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Show that for $a,b,c\in\mathbb R$ $$\begin{vmatrix}b^2+c^2&ab&ac\\ba&c^2+a^2&bc\\ca&cb&a^2+b^2\end{vmatrix} = \begin{vmatrix}0&c&b\\c&0&a\\b&a&0\end{vmatrix}^2 = 4a^2b^2c^2. $$

There must be some trick, like using elementary row operations, to get the determinant into that form, but I am not seeing it. And directly computing the determinant by the cofactor expansion looks very nasty. So is there a simpler way to compute this determinant?

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  • $\begingroup$ With the rule of Sarrus it shouldn't be too hard and the matrix on the left hand side looks very symmetric. $\endgroup$
    – Peter
    Dec 28, 2019 at 12:07
  • $\begingroup$ Multiply the right matrix with itself and use $\det(A*B)=\det(A) * \det(B)$ $\endgroup$
    – Peter
    Dec 28, 2019 at 12:11

4 Answers 4

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Use the rule of Sarrus to show $\begin{vmatrix}0&c&b\\c&0&a\\b&a&0\end{vmatrix}^2 = (2abc)^2$ and then show that $A^2 :=\begin{pmatrix}0&c&b\\c&0&a\\b&a&0\end{pmatrix}^2=\begin{pmatrix}b^2+c^2&ab&ac\\ba&c^2+a^2&bc\\ca&cb&a^2+b^2\end{pmatrix}$ and then use $\det(A*A)=\det(A)*\det(A)$.

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  • $\begingroup$ en.wikipedia.org/wiki/Rule_of_Sarrus $\endgroup$
    – Peter
    Dec 28, 2019 at 12:18
  • $\begingroup$ I see, so $\det A:=\begin{pmatrix}0&c&b\\c&0&a\\b&a&0\end{pmatrix}^2$ = $\det A\det A = $(\det A)^2$, from which the result follows. $\endgroup$
    – Math1000
    Dec 28, 2019 at 14:48
  • $\begingroup$ Your comment cannot be true on the left side you have a number and on the right hand side a 3 times 3 matrix! $\endgroup$
    – Peter
    Dec 28, 2019 at 19:15
  • $\begingroup$ If you were satisfied with the answer please accept it as answer:) $\endgroup$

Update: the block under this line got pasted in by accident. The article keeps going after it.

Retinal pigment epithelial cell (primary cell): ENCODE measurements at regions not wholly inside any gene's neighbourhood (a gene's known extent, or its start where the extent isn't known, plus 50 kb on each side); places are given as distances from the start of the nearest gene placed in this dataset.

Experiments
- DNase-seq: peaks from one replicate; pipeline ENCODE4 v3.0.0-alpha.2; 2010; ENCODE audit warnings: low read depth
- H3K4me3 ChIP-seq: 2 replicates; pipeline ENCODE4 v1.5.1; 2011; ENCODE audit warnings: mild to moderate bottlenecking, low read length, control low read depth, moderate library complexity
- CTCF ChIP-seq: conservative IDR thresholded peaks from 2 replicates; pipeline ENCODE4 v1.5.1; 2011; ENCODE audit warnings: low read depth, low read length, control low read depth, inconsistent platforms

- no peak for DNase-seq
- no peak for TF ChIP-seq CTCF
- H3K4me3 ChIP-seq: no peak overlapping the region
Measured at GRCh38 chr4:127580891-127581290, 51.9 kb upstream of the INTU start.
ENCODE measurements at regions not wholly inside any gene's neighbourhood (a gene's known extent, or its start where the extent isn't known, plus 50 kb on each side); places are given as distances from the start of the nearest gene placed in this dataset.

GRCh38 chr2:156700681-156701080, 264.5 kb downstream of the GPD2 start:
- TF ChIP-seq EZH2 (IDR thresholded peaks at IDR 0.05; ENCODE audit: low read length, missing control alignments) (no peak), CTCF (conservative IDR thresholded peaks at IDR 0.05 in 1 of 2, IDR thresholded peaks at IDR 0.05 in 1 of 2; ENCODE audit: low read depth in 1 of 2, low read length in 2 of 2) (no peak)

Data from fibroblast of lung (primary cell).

– Peter
    Dec 28, 2019 at 19:16
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A determinant of the left matrix is equal to $$\prod_{cyc}(a^2+b^2)+2a^2b^2c^2-\sum_{cyc}(a^2+b^2)a^2b^2=$$ $$=\sum_{cyc}\left(a^4b^2+a^4c^2+\frac{2}{3}a^2b^2c^2\right)+2a^2b^2c^2-\sum_{cyc}(a^4b^2+a^4c^2)=4a^2b^2c^2.$$ A determinant of the right matrix is equal to $$0+2abc-0=2abc$$ and we are done!

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Hint:

$$\triangle=\begin{vmatrix}b^2+c^2&ab&ac\\ba&c^2+a^2&bc\\ca&cb&a^2+b^2\end{vmatrix} = \dfrac1a\begin{vmatrix}a(b^2+c^2)&ab&ac\\a(ba)&c^2+a^2&bc\\a(ca)&cb&a^2+b^2\end{vmatrix} $$

$$C_1'=C_1-bC_2-cC_3$$

$$\triangle=\dfrac1a\begin{vmatrix}0&ab&ac\\-2bc^2&c^2+a^2&bc\\-2bc^2&cb&a^2+b^2\end{vmatrix}=-2bc\begin{vmatrix}0&b&c\\c&c^2+a^2&bc\\b&cb&a^2+b^2\end{vmatrix}=2bc\begin{vmatrix}0&c&b\\c&bc&c^2+a^2\\b&a^2+b^2&cb\end{vmatrix}$$

$$=2\begin{vmatrix}0&bc&bc\\c&b^2c&(c^2+a^2)c\\b&b(a^2+b^2)&(bc)c\end{vmatrix}$$

$$=2bc(c)(b)\begin{vmatrix}0&1&1\\1&b^2&c^2+a^2\\1&a^2+b^2&(c)c\end{vmatrix}$$

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Let $b=ax,c=axy$. Then: $$\small\begin{vmatrix}b^2+c^2&ab&ac\\ba&c^2+a^2&bc\\ca&cb&a^2+b^2\end{vmatrix} =\begin{vmatrix}a^2x^2(1+y^2)&a^2x&a^2xy\\a^2x&a^2(1+x^2y^2)&a^2x^2y\\a^2xy&a^2x^2y&a^2(1+x^2)\end{vmatrix} =a^6x^2\begin{vmatrix}1+y^2&1&y\\1&1+x^2y^2&x^2y\\y&x^2y&1+x^2\end{vmatrix} =\\ \small\stackrel{R_1-R_2\to R_1}= a^6x^2\begin{vmatrix}y^2&-x^2y^2&y-x^2y\\1&1+x^2y^2&x^2y\\y&x^2y&1+x^2\end{vmatrix} =a^6x^2y\begin{vmatrix}y&-x^2y&1-x^2\\1&1+x^2y^2&x^2y\\y&x^2y&1+x^2\end{vmatrix} \stackrel{R_3-R_1\to R_3}=\\ \small a^6x^2y\begin{vmatrix}y&-x^2y&1-x^2\\1&1+x^2y^2&x^2y\\0&2x^2y&2x^2\end{vmatrix}= 2a^6x^4y\begin{vmatrix}y&-x^2y&1-x^2\\1&1+x^2y^2&x^2y\\0&y&1\end{vmatrix}=\\ \small =2a^6x^4y\cdot [y(1+x^2y^2-x^2y^2)-(-x^2y-y(1-x^2)]=4a^6x^4y^2=4a^2b^2c^2.$$

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